We have reached this historic moment because we chose to march in the streets demanding the resignation of President Ali Abdullah Saleh, an end to his corrupt and failed regime and the establishment of a modern democratic state. On June 4, our wish for Mr. Saleh’s departure was granted, but our demand for democracy remains unfulfilled.

Following months of peaceful protests that reached every village, neighborhood and street, Yemen is now facing a complete vacuum of authority; we are without a president or parliament. Mr. Saleh may be gone, but authority has not yet been transferred to a transitional presidential council endorsed by the people.

This is because the United States and Saudi Arabia, which have the power to ensure a peaceful transition to democracy in Yemen, have instead used their influence to ensure that members of the old regime remain in power and the status quo is maintained. American counterterrorism agencies and the Saudi government have a firm grip on Yemen at the moment. It is they, not the Yemeni people and their constitutional institutions, that control the country.


Monday, June 13, 2011

Saudi Arabia’s Freedom Riders

by Farzaneh Milani

New York Times

June 12, 2011

The Arab Spring is inching its way into Saudi Arabia — in the cars of fully veiled drivers.

On the surface, when a group of Saudi women used Facebook, Twitter and YouTube to organize a mass mobile protest defying the kingdom’s ban on women driving, it may have seemed less dramatic than demonstrators facing bullets and batons while demanding regime change in nearby countries. But underneath, the same core principles — self-determination and freedom of movement — have motivated both groups. The Saudi regime understands the gravity of the situation, and it is moving decisively to contain it by stopping the protest scheduled for June 17.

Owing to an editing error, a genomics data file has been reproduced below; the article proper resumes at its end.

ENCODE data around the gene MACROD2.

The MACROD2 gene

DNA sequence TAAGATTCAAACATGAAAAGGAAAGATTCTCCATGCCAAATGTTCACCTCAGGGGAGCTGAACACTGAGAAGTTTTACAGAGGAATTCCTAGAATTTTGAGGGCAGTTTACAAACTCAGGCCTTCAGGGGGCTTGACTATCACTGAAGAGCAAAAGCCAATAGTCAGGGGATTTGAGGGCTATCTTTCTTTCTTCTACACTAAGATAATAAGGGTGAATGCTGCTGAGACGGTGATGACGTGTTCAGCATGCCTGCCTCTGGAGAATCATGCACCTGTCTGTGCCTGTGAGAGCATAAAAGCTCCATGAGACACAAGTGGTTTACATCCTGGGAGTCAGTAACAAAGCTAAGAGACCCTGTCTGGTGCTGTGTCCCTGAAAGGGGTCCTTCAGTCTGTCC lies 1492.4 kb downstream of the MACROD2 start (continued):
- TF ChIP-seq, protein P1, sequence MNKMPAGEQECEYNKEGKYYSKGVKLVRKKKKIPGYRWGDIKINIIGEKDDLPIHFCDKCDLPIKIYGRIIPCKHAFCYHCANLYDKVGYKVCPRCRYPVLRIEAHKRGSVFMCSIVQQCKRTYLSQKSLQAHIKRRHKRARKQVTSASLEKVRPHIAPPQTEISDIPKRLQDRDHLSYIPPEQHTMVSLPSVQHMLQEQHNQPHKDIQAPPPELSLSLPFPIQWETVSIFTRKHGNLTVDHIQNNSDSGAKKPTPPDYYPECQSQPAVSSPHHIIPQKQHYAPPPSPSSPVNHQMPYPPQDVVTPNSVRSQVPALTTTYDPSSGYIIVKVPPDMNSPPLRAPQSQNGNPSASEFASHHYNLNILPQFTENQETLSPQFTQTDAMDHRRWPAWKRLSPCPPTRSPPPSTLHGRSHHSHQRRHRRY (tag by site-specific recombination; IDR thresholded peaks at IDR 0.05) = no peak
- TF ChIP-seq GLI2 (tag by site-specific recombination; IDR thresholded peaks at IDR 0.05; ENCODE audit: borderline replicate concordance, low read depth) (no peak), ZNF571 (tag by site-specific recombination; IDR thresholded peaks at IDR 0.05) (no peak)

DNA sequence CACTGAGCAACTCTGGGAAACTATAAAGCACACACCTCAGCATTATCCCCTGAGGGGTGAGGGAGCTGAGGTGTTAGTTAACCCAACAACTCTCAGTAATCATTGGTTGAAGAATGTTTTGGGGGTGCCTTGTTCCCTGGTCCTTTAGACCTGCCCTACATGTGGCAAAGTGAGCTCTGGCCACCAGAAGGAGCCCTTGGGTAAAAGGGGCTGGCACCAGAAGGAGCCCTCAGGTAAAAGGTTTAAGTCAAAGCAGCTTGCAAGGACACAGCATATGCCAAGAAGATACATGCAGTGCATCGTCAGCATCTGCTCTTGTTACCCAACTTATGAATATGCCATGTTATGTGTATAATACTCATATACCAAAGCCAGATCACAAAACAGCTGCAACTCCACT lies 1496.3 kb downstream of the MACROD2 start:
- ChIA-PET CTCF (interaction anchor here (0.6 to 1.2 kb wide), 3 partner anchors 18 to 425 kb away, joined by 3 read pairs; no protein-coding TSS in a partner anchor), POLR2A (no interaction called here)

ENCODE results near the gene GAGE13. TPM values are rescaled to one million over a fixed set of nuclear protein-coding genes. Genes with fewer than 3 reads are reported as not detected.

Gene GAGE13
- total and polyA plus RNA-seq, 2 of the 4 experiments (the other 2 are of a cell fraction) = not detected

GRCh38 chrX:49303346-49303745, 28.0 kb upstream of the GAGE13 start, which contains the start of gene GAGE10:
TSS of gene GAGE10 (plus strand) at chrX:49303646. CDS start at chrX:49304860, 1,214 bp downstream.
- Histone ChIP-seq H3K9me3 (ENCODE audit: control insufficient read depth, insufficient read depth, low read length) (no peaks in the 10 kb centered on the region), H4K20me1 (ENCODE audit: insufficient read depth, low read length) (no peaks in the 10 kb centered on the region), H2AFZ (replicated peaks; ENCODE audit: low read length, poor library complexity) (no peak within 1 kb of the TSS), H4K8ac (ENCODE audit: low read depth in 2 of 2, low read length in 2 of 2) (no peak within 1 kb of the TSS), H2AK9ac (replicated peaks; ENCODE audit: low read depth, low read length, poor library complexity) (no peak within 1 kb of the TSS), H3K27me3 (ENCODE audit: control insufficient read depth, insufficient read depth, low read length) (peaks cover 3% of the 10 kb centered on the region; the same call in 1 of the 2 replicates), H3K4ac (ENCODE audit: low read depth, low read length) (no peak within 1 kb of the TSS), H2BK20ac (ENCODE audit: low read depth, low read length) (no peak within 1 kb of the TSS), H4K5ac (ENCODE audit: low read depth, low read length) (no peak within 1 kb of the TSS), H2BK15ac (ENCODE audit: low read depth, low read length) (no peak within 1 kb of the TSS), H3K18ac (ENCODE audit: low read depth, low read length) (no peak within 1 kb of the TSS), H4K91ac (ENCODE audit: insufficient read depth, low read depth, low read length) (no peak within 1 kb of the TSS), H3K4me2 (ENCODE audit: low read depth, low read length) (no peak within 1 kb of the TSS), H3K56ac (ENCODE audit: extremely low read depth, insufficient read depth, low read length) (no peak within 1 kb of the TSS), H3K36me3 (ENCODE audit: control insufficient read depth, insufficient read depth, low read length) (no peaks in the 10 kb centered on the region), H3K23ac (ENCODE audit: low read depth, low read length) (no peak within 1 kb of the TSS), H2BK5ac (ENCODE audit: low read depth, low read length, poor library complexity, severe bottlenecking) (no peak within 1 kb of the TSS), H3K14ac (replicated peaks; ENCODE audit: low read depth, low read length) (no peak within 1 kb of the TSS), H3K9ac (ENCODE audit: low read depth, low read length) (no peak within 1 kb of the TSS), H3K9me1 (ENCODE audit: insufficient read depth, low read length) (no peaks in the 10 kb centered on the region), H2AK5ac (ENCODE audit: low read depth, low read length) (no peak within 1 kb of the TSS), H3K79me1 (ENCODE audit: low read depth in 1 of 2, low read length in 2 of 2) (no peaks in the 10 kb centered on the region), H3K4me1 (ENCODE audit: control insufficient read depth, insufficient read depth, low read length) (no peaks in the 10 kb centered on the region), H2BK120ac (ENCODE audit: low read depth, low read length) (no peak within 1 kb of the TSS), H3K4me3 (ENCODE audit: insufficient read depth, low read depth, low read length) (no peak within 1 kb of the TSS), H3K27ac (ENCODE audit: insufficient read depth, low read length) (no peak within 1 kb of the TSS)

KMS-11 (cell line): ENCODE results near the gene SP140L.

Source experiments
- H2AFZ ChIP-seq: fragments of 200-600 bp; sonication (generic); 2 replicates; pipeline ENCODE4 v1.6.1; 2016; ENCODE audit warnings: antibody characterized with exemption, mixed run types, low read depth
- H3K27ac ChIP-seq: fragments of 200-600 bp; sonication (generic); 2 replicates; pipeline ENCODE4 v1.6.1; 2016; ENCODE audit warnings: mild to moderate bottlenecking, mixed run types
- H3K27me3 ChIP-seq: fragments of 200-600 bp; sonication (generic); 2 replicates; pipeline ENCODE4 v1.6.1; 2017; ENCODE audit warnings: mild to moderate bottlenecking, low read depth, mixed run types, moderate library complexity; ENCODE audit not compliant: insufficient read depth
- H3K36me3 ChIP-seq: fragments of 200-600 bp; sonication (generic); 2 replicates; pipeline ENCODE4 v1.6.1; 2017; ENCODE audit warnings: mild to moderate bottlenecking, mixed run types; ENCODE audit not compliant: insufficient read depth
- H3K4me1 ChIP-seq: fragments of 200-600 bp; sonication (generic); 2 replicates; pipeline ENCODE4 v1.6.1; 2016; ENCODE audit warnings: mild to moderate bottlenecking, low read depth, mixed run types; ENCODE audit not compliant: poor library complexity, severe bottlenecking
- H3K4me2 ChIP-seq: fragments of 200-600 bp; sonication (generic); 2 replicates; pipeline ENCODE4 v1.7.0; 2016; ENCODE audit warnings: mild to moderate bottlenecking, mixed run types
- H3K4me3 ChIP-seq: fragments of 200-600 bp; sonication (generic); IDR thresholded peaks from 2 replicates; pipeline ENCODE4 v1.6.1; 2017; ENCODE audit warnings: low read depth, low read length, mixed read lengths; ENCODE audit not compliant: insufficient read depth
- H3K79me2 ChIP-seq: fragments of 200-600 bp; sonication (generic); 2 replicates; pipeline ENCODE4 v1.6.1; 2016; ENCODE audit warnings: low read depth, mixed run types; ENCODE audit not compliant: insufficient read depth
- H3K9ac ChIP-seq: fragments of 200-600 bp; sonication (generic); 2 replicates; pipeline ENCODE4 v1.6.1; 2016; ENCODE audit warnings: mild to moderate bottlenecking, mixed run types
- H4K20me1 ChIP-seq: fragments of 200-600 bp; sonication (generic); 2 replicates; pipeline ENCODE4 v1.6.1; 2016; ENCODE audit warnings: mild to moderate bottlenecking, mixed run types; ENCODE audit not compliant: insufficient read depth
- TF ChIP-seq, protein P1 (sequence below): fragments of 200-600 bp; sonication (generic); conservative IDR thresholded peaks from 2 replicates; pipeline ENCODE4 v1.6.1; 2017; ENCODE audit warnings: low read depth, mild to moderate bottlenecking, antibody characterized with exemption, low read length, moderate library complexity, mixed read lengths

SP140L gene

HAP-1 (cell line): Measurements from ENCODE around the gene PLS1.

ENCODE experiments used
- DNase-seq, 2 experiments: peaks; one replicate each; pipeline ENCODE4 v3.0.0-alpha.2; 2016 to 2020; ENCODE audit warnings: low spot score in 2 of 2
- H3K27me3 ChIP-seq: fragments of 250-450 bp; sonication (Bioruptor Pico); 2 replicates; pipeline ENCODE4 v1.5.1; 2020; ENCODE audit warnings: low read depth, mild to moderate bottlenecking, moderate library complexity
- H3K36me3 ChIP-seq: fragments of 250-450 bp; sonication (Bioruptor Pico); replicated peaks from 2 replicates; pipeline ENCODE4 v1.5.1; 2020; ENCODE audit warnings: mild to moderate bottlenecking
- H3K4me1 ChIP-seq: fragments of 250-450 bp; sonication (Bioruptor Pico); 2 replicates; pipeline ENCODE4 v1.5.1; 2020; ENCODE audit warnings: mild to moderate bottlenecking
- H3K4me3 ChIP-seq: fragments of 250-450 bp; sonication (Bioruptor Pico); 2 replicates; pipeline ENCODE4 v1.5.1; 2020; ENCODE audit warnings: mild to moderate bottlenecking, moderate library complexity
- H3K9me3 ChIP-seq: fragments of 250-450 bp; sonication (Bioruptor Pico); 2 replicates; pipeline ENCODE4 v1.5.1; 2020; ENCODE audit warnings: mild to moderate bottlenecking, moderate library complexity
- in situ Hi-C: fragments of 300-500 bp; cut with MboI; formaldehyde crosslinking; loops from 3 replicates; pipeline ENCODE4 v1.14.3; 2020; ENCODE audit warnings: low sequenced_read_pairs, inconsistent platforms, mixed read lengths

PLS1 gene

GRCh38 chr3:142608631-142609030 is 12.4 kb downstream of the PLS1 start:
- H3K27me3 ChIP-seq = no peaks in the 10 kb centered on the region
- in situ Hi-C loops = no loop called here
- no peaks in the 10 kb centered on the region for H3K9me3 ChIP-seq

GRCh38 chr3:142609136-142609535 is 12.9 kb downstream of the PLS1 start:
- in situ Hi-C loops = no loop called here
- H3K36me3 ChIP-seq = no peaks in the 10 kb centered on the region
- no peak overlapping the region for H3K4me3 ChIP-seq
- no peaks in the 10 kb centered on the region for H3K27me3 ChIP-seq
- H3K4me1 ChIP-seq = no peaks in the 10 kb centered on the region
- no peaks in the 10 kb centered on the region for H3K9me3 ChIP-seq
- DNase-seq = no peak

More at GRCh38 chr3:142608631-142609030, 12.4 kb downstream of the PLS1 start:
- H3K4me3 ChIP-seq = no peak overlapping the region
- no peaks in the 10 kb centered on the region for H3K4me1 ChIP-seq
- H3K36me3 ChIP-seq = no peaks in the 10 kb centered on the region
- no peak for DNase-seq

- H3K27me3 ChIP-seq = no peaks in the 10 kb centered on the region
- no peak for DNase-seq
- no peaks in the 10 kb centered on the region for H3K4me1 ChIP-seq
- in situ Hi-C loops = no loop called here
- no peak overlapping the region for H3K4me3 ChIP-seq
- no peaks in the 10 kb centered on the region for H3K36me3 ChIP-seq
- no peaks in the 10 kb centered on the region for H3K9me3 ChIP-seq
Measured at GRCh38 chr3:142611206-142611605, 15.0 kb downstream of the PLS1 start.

The driving ban stems from universal anxiety over women’s unrestrained mobility. In Saudi Arabia that anxiety is acute: the streets — and the right to enter and leave them at will — belong to men. A woman who trespasses is either regarded as a sinful “street-walker” or expected to cover herself in her abaya, a portable house. Should she need to get around town, she can do so in a taxi, with a chauffeur (there are 750,000 of them) or with a man related to her by marriage or blood behind the wheel.

Although the Islamic Republic of Iran could not implement similarly draconian driving laws after the 1979 revolution, given that women had driven cars there for decades, the theocratic regime did denounce women riding bikes or motorcycles as un-Islamic and sexually provocative. Iran’s supreme leader, Ayatollah Ali Khamenei, proclaimed in 1999 that “women must avoid anything that attracts strangers, so riding bicycles or motorcycles by women in public places involves corruption and is forbidden.”


Friday, June 3, 2011

Planet Burma

by Jesse Walker


June 3, 2011

"Around the globe, it is democratic meltdowns, not democratic revolutions, that are now the norm." Or so claims Joshua Kurlantzick, a fellow at the Council on Foreign Relations writing in the June 9 New Republic. From Venezuela to Russia, he argues, regimes are sliding toward autocratic rule. Polls show public opinion turning against self-government. Freedom House, which issues annual reports on the worldwide state of democracy, says we've been heading in the wrong direction for half a decade. "The other countries were supposed to change Burma," one activist tells Kurlantzick. "Now it seems like they are becoming like Burma."

It's a dramatic story, but it isn't really accurate. We aren't on the road to Planet Burma. More likely, we're witnessing freedom's growing pains.

Kurlantzick does make some valid points. Some countries have suffered setbacks in the last few years. Surveys in several places do show a middle-class disillusionment with democracy, and such results do complicate the common assumption that popular wealth inevitably leads to louder demands for popular power. Above all, he's right that we shouldn't assume increases in freedom are irreversible and unstoppable. No social trend is inevitable. You gain liberty by winning it, not by waiting for it to fall into place.